Saturday, June 16, 2007

Saturday word, 16 Jun 2007

Immaculate Heart of Mary (16 Jun 2007) 2Co 5. 14-21; Ps 103; Lk 2. 41-51
Homily of Fr. Paul Panaretos, S.J.

Heart To Heart

As a Sacred Heart was no stranger to rebuff, dread and pain, an Immaculate Heart shared astonishment, anxiety and inability to understand. I speak of Jesus and of Mary. Heart symbolizes a person; it focuses on one’s core self.

It is all too easy to lose sight of the person of Jesus, whose most sacred heart does not exist apart from him. Our baptism and confirmation conform us to the likeness of his person, and his eucharist nourishes us with the personality of his Spirit in order that we find ourselves by losing ourselves in Jesus.

Similarly, it is all too easy to lose sight of the person of Mary, whose heart-pierced life shaped her heart into its immaculate and ever-pondering selflessness.

When we forget the humanity of Mary and that the Trinity chose to work through it for the reconciliation of each of us and all people, we risk living outside the atmosphere of the Incarnation. In Mary’s son the divine and the human embraced so that the destiny of each person is to become fully divine and human.

We already participate in divinity by our sacramental share of our Messiah’s life which he offers us. We share it in our humanity. The opening prayer reminded us: “as Mary was a fitting home for [God’s] Holy Spirit,” she prays for us to be a “more worthy temple of [God’s] glory.” St. Paul was fond of that image. New creation conveys that we are human temples of Holy Spirit.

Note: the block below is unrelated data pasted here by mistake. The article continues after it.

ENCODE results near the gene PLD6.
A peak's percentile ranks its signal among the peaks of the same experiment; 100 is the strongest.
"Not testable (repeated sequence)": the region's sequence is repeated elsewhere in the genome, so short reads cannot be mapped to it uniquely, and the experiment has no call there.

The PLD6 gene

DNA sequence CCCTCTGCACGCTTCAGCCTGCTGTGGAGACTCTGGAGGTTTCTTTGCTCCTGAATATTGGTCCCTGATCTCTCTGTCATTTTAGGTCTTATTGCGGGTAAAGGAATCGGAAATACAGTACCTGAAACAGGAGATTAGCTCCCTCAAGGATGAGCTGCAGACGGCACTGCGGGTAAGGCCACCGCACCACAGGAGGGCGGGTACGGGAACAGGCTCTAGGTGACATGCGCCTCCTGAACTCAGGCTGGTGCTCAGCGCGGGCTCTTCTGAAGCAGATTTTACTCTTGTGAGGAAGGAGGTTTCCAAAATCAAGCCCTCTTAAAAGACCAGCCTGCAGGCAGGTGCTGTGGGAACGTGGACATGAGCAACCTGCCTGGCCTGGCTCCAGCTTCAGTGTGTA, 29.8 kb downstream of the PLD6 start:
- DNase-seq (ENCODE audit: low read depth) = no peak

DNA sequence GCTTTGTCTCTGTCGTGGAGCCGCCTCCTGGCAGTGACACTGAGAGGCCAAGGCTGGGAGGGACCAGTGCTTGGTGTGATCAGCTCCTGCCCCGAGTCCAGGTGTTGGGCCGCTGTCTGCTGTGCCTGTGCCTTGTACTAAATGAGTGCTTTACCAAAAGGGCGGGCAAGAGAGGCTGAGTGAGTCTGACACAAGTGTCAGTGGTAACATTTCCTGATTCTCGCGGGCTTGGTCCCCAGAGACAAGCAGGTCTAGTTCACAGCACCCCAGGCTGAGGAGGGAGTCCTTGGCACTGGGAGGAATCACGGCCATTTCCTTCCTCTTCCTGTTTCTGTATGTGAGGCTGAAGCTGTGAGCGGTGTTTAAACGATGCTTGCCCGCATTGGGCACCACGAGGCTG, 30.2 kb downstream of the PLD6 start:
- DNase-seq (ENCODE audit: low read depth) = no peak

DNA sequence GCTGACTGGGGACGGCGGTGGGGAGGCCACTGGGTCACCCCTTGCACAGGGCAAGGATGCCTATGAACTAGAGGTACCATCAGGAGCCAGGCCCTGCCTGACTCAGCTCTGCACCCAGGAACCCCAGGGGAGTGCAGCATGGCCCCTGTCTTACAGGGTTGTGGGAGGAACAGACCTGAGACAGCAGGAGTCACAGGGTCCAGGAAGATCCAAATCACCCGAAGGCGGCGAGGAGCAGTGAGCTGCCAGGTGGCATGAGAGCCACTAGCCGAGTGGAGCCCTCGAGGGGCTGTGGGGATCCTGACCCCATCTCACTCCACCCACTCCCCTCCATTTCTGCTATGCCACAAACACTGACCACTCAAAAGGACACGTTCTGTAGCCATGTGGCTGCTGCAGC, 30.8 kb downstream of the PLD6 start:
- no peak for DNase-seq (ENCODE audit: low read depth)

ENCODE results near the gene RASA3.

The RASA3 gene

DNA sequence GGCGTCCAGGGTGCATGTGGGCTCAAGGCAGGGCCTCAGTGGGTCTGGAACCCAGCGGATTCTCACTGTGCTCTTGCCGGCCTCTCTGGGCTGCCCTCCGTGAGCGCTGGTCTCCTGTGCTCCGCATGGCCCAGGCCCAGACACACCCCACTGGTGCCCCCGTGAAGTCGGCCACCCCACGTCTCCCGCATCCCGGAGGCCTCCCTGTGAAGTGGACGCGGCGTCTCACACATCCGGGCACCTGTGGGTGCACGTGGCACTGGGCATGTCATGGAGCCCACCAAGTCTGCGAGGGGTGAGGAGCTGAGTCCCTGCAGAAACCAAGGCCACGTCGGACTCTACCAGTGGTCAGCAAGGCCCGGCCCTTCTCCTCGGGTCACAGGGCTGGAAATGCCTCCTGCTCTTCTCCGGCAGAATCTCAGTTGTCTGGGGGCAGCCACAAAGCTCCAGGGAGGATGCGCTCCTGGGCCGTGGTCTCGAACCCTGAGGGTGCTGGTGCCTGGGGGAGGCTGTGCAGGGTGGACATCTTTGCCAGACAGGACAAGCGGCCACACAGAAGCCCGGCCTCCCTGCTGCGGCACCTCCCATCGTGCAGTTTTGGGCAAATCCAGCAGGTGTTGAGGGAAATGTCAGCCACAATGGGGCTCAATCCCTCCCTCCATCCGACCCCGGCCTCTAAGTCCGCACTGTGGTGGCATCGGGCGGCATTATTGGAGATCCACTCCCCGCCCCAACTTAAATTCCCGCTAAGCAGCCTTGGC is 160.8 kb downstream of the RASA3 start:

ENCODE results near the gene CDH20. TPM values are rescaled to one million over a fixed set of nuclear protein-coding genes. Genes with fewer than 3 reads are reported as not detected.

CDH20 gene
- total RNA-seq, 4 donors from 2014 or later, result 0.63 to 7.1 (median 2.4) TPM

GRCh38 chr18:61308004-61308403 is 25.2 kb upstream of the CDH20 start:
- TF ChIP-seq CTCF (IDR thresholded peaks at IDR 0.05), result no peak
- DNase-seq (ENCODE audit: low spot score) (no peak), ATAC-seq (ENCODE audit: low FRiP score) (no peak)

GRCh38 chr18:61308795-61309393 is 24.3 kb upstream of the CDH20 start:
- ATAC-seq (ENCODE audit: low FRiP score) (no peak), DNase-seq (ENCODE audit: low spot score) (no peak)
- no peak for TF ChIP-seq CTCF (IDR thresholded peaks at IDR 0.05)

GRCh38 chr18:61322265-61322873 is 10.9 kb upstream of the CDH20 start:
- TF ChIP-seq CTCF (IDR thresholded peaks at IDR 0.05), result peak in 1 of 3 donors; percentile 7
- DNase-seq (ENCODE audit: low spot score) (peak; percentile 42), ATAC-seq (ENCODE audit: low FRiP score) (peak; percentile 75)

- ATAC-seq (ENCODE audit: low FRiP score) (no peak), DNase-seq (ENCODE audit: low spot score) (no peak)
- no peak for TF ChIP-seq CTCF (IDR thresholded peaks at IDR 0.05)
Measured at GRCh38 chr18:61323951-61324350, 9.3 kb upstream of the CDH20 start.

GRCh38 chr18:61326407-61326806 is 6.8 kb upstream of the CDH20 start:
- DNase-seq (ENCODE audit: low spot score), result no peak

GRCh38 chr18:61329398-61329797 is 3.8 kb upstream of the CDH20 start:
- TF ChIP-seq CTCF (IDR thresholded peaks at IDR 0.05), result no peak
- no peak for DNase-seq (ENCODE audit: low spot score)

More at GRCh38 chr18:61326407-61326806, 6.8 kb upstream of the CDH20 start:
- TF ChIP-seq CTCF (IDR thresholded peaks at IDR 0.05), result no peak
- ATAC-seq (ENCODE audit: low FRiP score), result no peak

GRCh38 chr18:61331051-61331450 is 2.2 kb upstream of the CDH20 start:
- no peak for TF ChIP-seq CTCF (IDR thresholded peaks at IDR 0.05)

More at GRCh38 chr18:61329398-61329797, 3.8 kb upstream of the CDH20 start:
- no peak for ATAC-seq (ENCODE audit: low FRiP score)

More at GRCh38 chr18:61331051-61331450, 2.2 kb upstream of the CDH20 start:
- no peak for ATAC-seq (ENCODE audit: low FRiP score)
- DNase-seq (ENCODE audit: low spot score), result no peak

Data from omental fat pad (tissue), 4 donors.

Mary’s prayers are not solely for our future. She prays each moment for us to have a deeper felt knowledge of God’s glory and to allow it to motivate our actions and shape our desires: to be living, breathing temples.

Because the first human temple of Holy Spirit continued to feel everything human, including astonishment, anxiety and the inability to understand, we, Holy Spirit temples, take heart, knowing Mary prays for us with intimate knowledge of our fragile and broken lives.

To consider our humanity in the light of Mary’s humanity and God’s desire to work through it and with it offers a refreshing way to appreciate ourselves, Jesus and the mission he entrusts to us: we are ambassadors for Christ, as if God were appealing through us [and gracing us] so that we might become the righteousness of God in him.

We might summarize this with the phrase “heart to heart.” Our humanity gives us kinship with Mary and with her son. Alexandr Solzhenitsyn used the phrase when he spoke of human happiness:
“It is not the level of prosperity that makes for happiness but the kinship of heart to heart and the way we look at the world.”/*/
Mary’s heart includes all our experiences, not just happiness. Recalling the fitting home she was for God’s Holy Spirit, bearing God into our world as Jesus, and praying for us to be a “more worthy temple of [God’s] glory” affords us a new way to see the world and ourselves--the way th
e Trinity gazes upon it and upon us.

Flickr-photo by kathrynlafleur,
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